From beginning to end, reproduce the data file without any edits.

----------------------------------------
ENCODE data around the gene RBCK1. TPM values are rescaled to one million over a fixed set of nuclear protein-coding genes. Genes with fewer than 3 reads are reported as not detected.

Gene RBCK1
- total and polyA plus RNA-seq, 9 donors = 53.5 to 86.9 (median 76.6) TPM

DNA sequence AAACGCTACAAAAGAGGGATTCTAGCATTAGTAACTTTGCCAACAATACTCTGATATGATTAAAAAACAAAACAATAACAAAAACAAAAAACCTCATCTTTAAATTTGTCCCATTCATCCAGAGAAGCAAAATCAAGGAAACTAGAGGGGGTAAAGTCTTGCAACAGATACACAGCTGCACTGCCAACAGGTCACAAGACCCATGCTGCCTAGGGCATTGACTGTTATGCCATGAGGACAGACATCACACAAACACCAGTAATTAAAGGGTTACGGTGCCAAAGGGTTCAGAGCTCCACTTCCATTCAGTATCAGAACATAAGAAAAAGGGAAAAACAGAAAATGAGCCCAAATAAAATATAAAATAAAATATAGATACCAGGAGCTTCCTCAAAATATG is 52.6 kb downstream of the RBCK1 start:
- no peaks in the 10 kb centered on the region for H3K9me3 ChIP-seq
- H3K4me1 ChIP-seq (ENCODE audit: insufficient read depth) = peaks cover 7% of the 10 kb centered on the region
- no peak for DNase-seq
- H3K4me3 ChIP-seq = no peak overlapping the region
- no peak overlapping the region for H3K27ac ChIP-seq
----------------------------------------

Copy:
ENCODE data around the gene RBCK1. TPM values are rescaled to one million over a fixed set of nuclear protein-coding genes. Genes with fewer than 3 reads are reported as not detected.

Gene RBCK1
- total and polyA plus RNA-seq, 9 donors = 53.5 to 86.9 (median 76.6) TPM

DNA sequence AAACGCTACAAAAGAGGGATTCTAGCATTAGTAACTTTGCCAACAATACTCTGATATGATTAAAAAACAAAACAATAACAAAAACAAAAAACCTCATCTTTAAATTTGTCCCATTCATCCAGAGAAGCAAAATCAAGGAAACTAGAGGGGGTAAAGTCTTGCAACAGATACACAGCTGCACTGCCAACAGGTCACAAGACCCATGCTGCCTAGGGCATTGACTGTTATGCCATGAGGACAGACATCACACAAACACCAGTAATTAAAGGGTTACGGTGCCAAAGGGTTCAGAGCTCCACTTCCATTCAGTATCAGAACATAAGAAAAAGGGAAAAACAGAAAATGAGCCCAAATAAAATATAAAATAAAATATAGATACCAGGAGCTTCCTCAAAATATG is 52.6 kb downstream of the RBCK1 start:
- no peaks in the 10 kb centered on the region for H3K9me3 ChIP-seq
- H3K4me1 ChIP-seq (ENCODE audit: insufficient read depth) = peaks cover 7% of the 10 kb centered on the region
- no peak for DNase-seq
- H3K4me3 ChIP-seq = no peak overlapping the region
- no peak overlapping the region for H3K27ac ChIP-seq